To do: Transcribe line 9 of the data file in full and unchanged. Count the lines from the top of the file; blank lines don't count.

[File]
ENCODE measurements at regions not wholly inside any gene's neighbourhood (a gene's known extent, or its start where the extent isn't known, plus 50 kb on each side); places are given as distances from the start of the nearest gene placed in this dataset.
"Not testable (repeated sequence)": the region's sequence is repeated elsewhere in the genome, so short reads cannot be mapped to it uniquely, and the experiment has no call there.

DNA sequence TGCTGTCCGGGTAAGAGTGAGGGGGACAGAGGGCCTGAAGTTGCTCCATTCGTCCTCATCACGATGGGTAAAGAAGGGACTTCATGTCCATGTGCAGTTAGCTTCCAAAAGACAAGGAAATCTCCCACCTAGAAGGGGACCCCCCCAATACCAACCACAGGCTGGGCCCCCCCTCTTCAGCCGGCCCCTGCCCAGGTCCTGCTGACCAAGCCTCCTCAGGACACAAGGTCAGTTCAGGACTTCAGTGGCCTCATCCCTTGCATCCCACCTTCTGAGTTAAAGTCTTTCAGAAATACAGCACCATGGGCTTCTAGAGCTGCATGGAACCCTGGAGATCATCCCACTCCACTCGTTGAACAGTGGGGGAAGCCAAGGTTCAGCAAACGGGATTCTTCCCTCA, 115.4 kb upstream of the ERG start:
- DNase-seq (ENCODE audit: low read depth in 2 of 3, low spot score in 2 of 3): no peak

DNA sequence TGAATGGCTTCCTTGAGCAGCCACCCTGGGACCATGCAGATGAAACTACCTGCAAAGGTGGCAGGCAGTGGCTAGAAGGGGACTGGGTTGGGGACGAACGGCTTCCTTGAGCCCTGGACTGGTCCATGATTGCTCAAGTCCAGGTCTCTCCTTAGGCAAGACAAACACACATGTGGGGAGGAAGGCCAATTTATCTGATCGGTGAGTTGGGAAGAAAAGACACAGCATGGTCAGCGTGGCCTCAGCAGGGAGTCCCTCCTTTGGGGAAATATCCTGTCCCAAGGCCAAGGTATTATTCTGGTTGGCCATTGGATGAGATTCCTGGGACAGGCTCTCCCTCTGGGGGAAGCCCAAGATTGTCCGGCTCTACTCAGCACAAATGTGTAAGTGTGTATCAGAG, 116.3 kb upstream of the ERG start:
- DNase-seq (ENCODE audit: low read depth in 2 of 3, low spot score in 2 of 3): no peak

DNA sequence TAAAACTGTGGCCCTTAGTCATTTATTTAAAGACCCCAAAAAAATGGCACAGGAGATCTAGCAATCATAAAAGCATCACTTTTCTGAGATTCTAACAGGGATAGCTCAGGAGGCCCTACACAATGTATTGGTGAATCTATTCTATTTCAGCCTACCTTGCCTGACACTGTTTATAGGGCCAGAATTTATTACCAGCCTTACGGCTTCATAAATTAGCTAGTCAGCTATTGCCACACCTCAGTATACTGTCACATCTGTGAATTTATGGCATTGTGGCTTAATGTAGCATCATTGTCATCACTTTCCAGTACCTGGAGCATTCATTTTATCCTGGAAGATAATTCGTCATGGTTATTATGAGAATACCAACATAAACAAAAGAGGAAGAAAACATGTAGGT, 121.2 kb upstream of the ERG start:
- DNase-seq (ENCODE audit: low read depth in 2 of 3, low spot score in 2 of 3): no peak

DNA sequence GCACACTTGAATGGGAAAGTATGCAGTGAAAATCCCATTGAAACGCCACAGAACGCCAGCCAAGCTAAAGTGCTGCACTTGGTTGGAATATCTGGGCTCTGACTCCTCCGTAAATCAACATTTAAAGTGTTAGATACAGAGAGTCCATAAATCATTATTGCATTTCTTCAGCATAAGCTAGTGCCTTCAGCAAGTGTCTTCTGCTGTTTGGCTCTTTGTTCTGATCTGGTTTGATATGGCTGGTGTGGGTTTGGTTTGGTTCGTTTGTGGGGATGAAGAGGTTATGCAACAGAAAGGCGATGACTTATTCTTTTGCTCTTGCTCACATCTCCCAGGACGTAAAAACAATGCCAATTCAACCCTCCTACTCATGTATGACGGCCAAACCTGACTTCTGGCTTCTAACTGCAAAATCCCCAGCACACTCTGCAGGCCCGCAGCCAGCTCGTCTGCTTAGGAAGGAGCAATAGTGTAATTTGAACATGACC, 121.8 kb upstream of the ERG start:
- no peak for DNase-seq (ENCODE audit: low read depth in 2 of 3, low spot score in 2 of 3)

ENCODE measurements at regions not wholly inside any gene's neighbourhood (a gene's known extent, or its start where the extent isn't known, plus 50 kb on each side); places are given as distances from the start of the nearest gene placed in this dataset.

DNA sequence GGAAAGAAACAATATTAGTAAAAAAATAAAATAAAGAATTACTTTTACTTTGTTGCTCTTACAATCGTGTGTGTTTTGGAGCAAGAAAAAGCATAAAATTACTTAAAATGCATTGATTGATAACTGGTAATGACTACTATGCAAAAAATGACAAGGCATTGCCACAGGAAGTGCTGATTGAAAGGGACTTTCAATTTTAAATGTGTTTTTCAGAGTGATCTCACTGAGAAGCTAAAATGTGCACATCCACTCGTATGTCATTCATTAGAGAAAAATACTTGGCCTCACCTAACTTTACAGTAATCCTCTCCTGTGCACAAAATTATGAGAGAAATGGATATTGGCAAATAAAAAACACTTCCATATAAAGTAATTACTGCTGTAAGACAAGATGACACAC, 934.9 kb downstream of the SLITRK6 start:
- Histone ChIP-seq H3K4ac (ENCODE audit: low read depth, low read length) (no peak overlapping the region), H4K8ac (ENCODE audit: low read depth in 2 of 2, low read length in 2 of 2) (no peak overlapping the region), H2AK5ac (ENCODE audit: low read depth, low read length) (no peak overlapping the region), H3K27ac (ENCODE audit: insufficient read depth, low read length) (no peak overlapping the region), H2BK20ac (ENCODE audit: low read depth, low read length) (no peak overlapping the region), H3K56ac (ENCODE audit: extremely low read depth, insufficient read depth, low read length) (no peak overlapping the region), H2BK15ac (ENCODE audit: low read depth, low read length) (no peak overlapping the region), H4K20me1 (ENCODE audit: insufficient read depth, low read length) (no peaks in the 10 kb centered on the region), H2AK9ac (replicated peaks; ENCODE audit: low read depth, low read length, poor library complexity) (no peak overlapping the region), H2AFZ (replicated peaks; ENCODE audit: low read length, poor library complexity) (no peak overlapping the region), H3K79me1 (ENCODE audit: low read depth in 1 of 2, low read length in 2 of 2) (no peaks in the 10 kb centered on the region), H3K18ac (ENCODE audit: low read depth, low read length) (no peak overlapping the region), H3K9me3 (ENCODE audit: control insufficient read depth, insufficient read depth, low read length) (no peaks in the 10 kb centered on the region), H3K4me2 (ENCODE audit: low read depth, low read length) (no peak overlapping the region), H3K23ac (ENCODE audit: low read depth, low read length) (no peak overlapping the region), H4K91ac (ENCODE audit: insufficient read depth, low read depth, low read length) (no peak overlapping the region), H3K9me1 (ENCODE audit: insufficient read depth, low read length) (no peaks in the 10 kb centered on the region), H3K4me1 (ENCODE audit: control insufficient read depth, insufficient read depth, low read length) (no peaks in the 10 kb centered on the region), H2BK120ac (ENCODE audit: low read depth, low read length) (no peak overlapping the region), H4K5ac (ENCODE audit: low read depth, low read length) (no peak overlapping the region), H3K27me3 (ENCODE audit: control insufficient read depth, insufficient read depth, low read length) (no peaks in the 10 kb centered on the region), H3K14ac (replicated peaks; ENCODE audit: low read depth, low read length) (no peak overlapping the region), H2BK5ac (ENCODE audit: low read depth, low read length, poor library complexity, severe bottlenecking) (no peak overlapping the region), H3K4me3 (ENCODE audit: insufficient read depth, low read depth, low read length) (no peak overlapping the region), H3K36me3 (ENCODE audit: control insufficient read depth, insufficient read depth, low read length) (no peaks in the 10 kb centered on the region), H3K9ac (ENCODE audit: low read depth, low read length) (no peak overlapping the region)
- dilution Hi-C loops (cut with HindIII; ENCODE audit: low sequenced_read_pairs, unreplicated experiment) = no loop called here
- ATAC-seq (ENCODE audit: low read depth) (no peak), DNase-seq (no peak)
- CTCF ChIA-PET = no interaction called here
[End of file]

DNA sequence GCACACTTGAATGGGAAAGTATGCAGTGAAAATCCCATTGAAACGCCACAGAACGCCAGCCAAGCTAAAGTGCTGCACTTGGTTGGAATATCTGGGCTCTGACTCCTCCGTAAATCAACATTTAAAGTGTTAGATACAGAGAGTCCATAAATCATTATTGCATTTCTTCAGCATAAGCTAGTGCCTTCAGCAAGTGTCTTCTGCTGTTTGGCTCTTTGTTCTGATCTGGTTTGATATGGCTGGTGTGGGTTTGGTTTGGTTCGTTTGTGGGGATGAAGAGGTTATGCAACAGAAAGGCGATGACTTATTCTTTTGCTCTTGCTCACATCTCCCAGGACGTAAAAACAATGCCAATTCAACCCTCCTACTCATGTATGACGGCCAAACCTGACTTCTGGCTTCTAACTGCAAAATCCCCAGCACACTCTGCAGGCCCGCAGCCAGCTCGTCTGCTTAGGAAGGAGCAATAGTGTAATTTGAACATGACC, 121.8 kb upstream of the ERG start: